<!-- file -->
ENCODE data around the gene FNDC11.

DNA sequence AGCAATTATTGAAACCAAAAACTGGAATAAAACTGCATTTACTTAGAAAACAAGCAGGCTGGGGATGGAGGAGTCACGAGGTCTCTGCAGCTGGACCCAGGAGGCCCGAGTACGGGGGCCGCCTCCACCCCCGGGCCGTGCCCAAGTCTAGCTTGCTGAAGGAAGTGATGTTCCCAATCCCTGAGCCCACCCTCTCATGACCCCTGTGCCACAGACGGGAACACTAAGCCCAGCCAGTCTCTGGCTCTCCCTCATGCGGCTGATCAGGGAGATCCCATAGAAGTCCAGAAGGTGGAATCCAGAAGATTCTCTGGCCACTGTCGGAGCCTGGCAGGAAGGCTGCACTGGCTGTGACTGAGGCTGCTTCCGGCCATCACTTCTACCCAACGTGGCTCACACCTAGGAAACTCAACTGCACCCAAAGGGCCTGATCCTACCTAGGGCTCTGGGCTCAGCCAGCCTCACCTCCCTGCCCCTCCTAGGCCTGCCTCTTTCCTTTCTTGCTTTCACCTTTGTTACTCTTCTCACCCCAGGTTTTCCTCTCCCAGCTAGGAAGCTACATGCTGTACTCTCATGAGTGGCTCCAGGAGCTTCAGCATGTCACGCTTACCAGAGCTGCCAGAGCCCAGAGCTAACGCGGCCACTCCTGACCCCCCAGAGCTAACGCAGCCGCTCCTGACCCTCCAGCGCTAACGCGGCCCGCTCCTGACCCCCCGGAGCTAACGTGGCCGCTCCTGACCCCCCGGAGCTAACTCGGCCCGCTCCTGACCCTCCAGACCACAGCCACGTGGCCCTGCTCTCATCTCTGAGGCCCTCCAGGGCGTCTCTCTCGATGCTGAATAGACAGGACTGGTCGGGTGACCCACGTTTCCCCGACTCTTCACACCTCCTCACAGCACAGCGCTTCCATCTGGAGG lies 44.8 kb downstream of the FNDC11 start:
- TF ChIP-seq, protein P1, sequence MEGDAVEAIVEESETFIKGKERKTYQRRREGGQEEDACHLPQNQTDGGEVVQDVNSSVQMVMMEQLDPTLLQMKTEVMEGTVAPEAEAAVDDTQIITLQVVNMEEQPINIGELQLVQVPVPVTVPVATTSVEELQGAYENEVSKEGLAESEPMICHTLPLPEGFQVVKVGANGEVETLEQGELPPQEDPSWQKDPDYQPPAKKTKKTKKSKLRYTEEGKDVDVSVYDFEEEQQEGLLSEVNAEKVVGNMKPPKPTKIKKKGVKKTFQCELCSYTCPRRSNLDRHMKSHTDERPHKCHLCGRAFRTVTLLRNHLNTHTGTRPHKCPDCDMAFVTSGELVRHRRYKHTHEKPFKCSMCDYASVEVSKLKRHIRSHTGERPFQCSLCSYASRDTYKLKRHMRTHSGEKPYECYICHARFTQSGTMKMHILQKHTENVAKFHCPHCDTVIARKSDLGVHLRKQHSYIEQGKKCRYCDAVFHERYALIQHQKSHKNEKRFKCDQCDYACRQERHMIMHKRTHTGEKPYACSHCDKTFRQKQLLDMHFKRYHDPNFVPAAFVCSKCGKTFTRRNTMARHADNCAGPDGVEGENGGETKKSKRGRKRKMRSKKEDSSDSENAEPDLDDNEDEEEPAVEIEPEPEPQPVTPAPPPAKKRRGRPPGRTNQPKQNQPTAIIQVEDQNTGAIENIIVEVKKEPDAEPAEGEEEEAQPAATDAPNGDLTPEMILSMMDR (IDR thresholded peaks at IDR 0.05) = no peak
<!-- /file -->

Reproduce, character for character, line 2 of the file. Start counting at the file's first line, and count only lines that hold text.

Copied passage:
DNA sequence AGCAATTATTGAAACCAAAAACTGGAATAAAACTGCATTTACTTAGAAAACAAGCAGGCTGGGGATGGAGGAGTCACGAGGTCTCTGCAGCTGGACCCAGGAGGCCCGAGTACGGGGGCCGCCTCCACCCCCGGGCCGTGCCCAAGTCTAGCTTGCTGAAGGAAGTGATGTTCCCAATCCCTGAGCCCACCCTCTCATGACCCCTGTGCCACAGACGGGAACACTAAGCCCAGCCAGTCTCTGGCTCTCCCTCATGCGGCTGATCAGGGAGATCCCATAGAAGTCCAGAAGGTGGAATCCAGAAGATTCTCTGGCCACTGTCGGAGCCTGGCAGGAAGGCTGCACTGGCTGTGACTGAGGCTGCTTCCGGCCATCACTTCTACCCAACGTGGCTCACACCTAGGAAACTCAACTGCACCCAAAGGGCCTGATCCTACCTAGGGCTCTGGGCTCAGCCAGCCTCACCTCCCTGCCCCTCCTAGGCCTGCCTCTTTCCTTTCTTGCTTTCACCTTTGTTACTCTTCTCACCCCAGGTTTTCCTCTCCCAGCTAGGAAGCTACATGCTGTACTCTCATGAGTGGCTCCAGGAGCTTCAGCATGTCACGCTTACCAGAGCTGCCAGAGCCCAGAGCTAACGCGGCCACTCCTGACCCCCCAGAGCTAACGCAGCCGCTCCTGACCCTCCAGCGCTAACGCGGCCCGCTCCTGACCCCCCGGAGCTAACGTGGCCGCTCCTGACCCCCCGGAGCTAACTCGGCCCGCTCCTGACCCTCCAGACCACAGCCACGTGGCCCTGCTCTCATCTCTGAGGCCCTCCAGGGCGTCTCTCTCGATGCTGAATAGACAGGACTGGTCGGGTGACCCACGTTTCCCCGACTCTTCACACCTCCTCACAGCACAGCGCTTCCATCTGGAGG lies 44.8 kb downstream of the FNDC11 start: